The people attached to ‘Abdullah bin Saba and those harboring hostile feelings against 'Uthman bin 'Affan  may  Allah  be  pleased  with  him set about complaining against the governors and officers appointed by the Caliph. They began to write letters to the influential people of Al-Madeenah to create suspicion in their minds about 'Uthman bin 'Affan  may  Allah  be  pleased  with  him. In response to the complaints, the people of Al-Madeenah became angry with the governors and officials and pressed the Caliph for their dismissal. However, when they would come out faultless after inquiries, the Caliph refrained from taking any action against them. They grew suspicious of the fair dealings of the Caliph. Men like Abu 'Usayd Sa'eedi, Ka'b bin Malik and Hassaan bin Thabit  may  Allah  be  pleased  with  them rose to stop the disgruntled section from speaking against the Caliph, but to no avail.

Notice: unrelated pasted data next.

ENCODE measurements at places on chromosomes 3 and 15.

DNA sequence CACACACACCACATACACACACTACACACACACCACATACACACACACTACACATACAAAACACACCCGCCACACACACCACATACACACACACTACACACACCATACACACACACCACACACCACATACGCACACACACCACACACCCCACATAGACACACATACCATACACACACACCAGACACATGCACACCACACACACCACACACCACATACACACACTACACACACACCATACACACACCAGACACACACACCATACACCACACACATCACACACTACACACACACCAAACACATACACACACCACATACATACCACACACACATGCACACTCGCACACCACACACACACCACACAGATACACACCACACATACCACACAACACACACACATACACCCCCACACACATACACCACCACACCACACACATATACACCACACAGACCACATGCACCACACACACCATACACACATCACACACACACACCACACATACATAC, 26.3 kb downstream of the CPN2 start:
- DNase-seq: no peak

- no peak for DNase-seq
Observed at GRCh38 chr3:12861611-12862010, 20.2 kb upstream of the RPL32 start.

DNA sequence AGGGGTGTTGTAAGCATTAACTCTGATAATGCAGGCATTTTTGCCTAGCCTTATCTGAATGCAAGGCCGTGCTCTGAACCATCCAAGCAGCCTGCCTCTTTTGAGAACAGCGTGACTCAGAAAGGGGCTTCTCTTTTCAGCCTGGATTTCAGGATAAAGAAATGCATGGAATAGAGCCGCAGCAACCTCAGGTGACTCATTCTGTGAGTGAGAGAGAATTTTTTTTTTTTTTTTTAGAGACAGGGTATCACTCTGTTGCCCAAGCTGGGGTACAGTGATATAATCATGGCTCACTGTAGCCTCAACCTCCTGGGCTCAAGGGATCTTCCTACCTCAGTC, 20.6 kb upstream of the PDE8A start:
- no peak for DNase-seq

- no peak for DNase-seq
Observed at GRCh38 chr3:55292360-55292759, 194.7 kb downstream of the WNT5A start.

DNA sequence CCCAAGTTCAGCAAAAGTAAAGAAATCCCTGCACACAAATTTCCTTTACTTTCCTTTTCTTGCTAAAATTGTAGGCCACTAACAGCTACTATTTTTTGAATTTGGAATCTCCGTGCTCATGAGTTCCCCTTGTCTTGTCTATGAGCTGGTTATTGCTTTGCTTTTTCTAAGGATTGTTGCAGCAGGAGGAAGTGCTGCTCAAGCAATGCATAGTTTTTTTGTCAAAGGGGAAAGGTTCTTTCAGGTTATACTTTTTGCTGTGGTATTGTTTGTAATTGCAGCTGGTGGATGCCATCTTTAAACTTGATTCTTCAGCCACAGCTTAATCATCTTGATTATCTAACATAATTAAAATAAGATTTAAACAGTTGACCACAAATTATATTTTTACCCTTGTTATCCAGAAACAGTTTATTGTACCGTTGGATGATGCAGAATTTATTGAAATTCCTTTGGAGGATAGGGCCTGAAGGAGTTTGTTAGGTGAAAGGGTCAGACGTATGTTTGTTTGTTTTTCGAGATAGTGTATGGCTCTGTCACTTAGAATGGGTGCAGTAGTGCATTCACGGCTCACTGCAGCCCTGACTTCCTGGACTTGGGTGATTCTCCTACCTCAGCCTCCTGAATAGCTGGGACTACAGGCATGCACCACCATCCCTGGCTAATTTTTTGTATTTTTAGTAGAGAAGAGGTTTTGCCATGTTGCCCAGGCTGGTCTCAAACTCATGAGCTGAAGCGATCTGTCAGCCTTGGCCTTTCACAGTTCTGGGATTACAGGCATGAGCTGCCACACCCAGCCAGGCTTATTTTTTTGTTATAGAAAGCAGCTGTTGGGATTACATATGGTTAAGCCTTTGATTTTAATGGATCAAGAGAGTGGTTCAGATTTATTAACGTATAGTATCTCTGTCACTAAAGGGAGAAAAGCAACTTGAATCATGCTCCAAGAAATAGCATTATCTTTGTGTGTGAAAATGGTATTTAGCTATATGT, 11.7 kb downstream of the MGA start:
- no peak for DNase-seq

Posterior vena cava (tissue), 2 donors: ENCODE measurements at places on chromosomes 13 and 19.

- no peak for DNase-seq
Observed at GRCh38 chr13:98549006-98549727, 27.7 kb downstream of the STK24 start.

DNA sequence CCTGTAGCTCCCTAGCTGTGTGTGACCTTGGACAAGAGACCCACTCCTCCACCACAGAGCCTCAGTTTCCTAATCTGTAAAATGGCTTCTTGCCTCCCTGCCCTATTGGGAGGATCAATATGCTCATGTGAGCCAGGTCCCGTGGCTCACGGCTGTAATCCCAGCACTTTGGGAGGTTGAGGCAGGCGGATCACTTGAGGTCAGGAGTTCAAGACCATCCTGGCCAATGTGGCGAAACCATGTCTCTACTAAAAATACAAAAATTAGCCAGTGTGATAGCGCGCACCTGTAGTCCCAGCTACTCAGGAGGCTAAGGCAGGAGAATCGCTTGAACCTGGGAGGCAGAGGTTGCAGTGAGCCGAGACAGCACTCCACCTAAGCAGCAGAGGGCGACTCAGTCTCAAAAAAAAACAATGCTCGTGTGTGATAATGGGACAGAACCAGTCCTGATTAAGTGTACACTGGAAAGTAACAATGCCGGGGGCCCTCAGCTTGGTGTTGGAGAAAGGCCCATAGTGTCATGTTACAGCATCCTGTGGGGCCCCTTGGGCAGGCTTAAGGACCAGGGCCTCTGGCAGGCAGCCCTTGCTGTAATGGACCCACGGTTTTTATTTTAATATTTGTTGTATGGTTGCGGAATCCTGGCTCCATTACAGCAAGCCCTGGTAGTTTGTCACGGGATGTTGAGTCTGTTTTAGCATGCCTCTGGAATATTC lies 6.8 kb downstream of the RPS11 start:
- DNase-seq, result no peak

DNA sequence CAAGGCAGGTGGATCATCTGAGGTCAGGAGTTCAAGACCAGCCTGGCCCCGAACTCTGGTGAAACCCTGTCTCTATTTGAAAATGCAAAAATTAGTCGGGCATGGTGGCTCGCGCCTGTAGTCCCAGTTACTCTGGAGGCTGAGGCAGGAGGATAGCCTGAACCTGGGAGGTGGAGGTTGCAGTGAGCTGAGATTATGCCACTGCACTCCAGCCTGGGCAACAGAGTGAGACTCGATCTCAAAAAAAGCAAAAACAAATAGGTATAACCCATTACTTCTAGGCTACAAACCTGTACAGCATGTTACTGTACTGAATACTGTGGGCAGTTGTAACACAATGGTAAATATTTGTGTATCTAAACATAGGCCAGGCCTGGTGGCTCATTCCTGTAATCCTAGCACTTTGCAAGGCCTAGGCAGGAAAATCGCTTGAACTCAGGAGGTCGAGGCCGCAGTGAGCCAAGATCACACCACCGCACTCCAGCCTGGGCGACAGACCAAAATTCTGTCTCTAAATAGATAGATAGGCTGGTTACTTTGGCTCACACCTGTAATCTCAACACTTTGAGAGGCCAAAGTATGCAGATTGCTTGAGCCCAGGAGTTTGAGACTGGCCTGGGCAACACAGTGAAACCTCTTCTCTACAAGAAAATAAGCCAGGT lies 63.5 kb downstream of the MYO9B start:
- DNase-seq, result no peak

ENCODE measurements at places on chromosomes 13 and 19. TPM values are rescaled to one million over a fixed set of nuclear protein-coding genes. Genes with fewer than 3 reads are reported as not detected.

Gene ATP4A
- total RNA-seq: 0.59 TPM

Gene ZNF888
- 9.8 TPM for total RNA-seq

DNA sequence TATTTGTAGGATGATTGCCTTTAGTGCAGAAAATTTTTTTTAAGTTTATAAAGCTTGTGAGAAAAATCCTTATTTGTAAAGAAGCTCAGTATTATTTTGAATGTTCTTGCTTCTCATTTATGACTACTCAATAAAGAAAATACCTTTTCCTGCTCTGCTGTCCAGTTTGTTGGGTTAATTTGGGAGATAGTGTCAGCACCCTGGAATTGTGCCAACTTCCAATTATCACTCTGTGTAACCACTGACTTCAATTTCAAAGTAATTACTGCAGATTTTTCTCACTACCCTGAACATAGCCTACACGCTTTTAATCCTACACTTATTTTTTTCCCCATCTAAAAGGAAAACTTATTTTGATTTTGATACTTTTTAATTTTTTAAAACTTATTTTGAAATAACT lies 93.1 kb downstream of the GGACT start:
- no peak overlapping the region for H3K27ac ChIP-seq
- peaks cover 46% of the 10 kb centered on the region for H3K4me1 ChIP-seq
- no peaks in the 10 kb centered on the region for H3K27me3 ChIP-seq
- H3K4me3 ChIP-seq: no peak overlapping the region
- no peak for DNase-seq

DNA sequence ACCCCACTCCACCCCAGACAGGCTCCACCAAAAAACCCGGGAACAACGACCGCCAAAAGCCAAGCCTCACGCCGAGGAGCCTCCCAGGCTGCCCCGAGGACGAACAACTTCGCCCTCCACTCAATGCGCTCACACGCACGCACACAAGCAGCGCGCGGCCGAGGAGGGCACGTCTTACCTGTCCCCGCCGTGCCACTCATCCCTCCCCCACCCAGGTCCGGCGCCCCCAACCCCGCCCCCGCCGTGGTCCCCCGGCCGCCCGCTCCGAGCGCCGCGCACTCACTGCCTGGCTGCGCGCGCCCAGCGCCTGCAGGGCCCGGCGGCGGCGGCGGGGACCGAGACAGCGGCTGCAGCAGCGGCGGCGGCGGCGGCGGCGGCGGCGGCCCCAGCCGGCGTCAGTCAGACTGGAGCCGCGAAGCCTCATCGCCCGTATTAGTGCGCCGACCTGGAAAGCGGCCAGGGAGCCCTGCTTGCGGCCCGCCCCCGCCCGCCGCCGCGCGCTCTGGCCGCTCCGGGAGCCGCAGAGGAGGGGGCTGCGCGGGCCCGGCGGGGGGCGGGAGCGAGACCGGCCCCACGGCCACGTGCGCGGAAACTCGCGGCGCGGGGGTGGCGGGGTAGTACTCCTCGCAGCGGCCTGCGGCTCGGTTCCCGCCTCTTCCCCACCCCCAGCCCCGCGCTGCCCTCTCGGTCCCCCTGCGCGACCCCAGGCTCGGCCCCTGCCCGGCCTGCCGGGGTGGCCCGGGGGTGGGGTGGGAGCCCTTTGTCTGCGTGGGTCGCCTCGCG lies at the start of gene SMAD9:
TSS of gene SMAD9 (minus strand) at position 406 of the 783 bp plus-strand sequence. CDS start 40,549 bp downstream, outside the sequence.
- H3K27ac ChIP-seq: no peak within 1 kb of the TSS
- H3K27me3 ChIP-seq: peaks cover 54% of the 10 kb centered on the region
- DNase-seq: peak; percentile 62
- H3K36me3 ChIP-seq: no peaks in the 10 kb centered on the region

When letters of complaint came pouring into Al-Madeenah from almost every province and city under the Muslim rule, some distinguished persons of Al-Madeenah called on the Caliph and drew his attention to the prevailing anger and dissatisfaction against the governors appointed by him. 'Uthman bin 'Affan  may  Allah  be  pleased  with  him then selected some reliable persons and sent them to each province to look into the situation and come back with a complete report. Thus, Muhammad bin Maslamah was sent to Koofah and Usamah bin Zayd and ‘Abdullah bin 'Umar  may  Allah  be  pleased  with  them were sent to Basrah and Syria respectively. In this way, each large or small province and territory was given one official to report the state of affairs to the Caliph.